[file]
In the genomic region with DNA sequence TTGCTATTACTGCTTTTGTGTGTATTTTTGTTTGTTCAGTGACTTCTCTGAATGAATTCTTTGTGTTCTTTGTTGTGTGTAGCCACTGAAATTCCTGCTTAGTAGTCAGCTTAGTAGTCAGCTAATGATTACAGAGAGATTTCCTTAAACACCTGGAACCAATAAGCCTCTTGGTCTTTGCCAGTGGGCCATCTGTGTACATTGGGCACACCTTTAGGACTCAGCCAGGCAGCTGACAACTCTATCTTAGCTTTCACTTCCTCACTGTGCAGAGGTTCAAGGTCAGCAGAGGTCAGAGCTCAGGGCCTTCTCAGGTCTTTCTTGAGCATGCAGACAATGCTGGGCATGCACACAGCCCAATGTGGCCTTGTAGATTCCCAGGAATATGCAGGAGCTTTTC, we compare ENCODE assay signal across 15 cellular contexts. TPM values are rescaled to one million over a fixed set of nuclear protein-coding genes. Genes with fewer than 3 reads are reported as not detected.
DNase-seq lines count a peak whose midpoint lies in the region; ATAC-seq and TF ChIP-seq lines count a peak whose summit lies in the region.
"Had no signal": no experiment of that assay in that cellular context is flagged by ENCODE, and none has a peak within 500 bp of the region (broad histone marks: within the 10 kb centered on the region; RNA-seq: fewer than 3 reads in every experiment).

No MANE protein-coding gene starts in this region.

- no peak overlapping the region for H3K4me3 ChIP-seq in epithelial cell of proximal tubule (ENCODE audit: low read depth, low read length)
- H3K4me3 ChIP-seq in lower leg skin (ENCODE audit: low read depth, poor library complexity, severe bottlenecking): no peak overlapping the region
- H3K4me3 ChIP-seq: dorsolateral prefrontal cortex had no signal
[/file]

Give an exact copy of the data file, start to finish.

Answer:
In the genomic region with DNA sequence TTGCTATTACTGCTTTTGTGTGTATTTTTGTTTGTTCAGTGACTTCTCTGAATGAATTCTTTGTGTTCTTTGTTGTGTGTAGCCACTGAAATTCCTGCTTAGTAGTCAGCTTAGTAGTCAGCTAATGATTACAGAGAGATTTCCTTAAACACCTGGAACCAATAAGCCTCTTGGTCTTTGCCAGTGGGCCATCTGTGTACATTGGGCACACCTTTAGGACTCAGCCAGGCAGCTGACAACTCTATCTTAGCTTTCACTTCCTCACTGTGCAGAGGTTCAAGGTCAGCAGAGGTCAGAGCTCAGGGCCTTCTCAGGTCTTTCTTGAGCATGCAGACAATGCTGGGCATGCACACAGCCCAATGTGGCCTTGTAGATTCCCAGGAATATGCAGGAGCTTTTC, we compare ENCODE assay signal across 15 cellular contexts. TPM values are rescaled to one million over a fixed set of nuclear protein-coding genes. Genes with fewer than 3 reads are reported as not detected.
DNase-seq lines count a peak whose midpoint lies in the region; ATAC-seq and TF ChIP-seq lines count a peak whose summit lies in the region.
"Had no signal": no experiment of that assay in that cellular context is flagged by ENCODE, and none has a peak within 500 bp of the region (broad histone marks: within the 10 kb centered on the region; RNA-seq: fewer than 3 reads in every experiment).

No MANE protein-coding gene starts in this region.

- no peak overlapping the region for H3K4me3 ChIP-seq in epithelial cell of proximal tubule (ENCODE audit: low read depth, low read length)
- H3K4me3 ChIP-seq in lower leg skin (ENCODE audit: low read depth, poor library complexity, severe bottlenecking): no peak overlapping the region
- H3K4me3 ChIP-seq: dorsolateral prefrontal cortex had no signal